Manufacturers Produce Infotech Boom
Software developers reach record revenues as manufacturers buy new infotech products
Manufacturing companies' demand for productivity-boosting software and consulting services is growing by more than 50 percent annually, creating huge opportunities for high-tech integrators, say industry executives and consultants.
"The market is huge.... [Growth] is just amazing," said Bruce Richardson, vice president of research at Boston-based Advanced Manufacturing Research.
"It is a boom market," allowing several software makers to grow their revenues by 100 percent a year, said Bobby Cameron, an analyst at Forrester Research Inc., Cambridge, Mass.
Manufacturers' demand for software that increases their productivity should reach $9 billion in 2000, up from $4.5 billion in 1995, said Richardson. Moreover, the demand for management consultants able to knit the technology with business operations will grow along with technology sales, he said.
Automakers, chemical companies, aircraft manufacturers and the like spend roughly $47 billion annually on infotech, including desktop computers, robots and software used to design components, as well as so-called enterprise resource planning software, which is used to streamline business operations and increase workers' productivity, said Chris Jones, a research director at the Gartner Group, Stamford, Conn.
The market for this resource planning software is being driven by manufacturing companies' desire to install networks of desktop computers in place of aging mainframes -- and their associated centralized software and bureaucracies -- and by the growth of the Internet, which helps companies keep in close contact with their suppliers and customers. Also, the end of the century is goosing sales as companies face the prospect that their mainframe software might be unable to recognize dates after 2000, said Cameron.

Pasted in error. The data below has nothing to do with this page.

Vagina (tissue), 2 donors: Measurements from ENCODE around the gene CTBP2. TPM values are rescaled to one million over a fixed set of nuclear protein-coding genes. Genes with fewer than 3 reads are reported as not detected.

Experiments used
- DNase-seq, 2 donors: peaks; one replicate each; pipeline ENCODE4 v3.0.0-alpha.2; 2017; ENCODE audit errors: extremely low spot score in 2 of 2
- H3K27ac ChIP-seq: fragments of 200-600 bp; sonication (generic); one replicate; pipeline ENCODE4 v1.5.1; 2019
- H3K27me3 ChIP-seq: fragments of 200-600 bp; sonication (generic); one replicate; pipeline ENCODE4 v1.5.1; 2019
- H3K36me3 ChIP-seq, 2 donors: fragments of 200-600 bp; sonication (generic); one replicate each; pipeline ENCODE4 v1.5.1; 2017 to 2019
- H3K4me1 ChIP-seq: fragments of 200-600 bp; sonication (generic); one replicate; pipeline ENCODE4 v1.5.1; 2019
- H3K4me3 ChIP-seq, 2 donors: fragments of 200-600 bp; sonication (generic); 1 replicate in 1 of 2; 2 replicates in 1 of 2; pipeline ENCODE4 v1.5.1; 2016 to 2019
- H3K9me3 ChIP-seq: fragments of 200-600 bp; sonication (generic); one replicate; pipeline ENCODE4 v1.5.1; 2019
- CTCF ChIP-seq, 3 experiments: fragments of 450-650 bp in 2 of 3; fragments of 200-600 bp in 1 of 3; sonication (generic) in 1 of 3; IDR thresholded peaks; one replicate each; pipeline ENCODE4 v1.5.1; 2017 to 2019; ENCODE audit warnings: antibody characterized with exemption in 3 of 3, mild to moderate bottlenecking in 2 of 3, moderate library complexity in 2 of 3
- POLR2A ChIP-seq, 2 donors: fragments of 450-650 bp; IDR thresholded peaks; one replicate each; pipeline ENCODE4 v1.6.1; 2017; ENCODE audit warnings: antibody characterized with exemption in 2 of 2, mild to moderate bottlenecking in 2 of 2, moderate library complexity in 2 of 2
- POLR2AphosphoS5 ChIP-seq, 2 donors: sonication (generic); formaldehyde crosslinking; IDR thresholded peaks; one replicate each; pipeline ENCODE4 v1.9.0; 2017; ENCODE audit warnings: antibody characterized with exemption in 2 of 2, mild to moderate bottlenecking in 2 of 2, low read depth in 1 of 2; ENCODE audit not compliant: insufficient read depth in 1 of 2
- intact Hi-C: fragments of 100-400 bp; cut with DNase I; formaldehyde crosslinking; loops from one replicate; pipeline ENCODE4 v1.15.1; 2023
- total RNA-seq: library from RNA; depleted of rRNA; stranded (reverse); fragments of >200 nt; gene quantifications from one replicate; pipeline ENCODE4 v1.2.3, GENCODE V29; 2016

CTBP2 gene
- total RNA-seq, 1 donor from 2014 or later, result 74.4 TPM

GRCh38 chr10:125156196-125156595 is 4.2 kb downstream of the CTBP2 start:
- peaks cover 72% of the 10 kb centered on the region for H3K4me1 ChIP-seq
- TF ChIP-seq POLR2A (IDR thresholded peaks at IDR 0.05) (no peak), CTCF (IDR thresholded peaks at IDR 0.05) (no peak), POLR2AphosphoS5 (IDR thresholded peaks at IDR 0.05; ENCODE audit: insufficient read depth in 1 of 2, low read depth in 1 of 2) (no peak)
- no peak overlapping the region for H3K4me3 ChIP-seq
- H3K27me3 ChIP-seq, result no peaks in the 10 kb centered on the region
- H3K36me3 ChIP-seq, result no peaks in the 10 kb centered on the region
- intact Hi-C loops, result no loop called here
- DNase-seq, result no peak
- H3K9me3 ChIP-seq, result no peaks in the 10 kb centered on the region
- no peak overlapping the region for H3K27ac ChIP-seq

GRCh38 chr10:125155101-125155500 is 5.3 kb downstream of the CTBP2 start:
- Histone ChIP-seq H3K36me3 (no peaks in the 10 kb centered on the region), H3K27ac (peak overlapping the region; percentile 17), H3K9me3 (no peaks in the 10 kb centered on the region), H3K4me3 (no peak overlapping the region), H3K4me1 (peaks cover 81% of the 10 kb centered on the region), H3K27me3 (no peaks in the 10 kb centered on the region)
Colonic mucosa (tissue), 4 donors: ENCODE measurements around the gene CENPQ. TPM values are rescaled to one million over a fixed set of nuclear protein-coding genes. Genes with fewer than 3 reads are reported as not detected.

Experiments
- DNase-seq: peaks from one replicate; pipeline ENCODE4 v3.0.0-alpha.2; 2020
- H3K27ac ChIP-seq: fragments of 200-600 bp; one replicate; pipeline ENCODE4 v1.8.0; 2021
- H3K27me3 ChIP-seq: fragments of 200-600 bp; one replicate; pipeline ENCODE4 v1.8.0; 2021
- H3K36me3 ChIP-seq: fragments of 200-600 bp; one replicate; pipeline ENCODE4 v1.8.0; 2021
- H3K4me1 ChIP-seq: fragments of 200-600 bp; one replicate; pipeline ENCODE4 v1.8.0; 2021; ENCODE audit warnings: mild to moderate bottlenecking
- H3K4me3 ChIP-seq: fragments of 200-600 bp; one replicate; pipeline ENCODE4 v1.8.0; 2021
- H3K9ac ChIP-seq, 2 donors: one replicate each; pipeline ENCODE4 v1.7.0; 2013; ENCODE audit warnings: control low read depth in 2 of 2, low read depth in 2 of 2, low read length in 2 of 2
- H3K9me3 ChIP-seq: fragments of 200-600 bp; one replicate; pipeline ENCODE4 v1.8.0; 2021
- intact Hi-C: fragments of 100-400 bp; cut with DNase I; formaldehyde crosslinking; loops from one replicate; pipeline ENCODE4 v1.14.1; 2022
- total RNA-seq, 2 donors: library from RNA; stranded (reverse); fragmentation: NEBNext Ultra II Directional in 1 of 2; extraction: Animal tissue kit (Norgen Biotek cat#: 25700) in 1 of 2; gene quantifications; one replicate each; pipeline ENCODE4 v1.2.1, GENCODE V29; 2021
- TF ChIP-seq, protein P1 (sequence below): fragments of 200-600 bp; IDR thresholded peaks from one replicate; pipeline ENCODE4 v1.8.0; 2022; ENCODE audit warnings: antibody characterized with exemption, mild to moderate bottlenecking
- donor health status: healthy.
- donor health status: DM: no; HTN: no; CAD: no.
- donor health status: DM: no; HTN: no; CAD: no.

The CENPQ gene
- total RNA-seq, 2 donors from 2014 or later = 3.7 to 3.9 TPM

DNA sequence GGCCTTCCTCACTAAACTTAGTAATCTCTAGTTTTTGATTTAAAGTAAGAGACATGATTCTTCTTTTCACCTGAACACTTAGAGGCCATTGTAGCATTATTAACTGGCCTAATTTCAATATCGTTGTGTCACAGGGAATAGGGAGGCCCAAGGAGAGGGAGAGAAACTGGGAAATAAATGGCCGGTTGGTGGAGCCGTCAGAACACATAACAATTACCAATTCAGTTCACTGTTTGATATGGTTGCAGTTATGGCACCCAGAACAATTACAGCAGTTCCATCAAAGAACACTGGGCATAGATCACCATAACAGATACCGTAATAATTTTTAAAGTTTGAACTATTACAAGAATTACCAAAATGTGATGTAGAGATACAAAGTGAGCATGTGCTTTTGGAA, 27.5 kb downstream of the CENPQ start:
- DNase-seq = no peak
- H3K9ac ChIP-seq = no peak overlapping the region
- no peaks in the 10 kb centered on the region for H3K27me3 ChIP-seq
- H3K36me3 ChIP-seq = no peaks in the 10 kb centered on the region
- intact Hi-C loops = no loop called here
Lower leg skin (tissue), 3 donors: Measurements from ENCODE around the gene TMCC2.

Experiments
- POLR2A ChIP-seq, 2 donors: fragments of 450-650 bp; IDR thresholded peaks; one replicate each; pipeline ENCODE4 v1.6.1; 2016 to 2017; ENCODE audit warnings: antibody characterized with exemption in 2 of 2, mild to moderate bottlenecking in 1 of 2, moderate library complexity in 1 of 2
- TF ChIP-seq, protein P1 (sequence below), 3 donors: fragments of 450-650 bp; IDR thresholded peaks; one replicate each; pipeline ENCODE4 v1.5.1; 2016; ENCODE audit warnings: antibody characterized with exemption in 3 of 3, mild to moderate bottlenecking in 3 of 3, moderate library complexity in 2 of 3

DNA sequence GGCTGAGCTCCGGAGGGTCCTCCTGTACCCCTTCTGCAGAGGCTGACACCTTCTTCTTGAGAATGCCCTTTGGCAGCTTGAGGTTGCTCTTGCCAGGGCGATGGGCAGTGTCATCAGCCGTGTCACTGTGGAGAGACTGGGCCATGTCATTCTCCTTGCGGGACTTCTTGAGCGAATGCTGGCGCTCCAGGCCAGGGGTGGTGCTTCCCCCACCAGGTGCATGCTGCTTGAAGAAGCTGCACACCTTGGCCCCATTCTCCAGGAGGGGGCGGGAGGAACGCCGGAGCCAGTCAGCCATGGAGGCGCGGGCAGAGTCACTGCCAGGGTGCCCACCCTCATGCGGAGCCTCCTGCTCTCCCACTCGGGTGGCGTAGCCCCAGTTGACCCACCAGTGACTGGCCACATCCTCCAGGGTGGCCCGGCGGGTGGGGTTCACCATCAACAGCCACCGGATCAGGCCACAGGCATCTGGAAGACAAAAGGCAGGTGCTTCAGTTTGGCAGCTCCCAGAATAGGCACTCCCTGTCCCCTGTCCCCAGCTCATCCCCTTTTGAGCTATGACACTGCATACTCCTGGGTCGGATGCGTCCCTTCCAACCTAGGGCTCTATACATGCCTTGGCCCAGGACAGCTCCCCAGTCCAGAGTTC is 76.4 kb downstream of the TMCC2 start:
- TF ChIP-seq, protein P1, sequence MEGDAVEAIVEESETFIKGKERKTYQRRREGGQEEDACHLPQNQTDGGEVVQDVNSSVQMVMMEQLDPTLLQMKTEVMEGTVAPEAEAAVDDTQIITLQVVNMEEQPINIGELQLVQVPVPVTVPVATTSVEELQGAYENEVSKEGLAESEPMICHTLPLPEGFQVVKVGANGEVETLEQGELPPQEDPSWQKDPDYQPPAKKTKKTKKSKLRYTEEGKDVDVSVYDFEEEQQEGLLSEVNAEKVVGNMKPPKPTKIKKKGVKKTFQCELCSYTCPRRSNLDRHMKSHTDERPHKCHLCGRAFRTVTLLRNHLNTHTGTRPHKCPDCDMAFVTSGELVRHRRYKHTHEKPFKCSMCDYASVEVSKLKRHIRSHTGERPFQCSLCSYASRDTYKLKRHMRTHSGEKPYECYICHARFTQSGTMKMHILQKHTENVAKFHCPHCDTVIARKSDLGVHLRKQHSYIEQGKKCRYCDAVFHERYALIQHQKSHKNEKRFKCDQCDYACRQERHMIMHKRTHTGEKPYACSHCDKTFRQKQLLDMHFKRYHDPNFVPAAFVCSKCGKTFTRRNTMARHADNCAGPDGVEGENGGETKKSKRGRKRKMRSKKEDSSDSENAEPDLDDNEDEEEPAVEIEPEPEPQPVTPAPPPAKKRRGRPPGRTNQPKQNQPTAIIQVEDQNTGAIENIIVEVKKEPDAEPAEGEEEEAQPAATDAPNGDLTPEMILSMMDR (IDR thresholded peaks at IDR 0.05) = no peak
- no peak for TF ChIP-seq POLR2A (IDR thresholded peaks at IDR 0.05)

But companies are also looking for improved performance. For example, a manufacturing company can cut its products' delivery time by half and delivery costs by one-fifth if it streamlines responses to customer orders, said Brian Peters, a Menlo Park, Calif.-based consultant for Pittiglio Rabin Todd & McGrath, a consulting firm in Stamford, Conn.
The software technology is provided by a variety of companies such as SAP America Inc., Wayne, Pa.; Baan Company USA Inc., Menlo Park, Calif.; Oracle Corp., Redwood Shores, Calif; J.D. Edwards & Co., Denver; and Systems Software Associates, Chicago.
In turn, major accounting firms dominate the business of blending the software into the manufacturers' business operations. These firms are Price Waterhouse LLP, New York; KPMG Peat Marwick LLP, New York; Ernst & Young LLP, New York; Deloitte & Touche LLP, Wilton, Conn.; and Andersen Consulting, Chicago, which has the largest share of the business. There are many additional players, including large systems integrators such as Computer Sciences Corp., El Segundo, Calif., and Electronic Data Systems Corp., Plano, Texas, as well as Oracle, which integrates half of the software that it sells.
The consultant firms take in between $1.25 to $5 in fees for every dollar spent on software, said Cameron. The cost of integrating J.D. Edwards' software is only $1.25 per dollar of software because the company does its own integration, said Cameron. In contrast, the cost of integrating SAP products can be more than $5 per dollar of software. "SAP is an anomaly.... It is the fault of the consultants [who] push an expensive and protracted [integration] process" onto the customer to increase their revenue, he said. This high cost has prompted SAP to seek more control over the companies that integrate its software, he said.
This trend, coupled with the increasing ease in which different companies' software can be combined, will gradually cut profit margins for software integrators, said Cameron.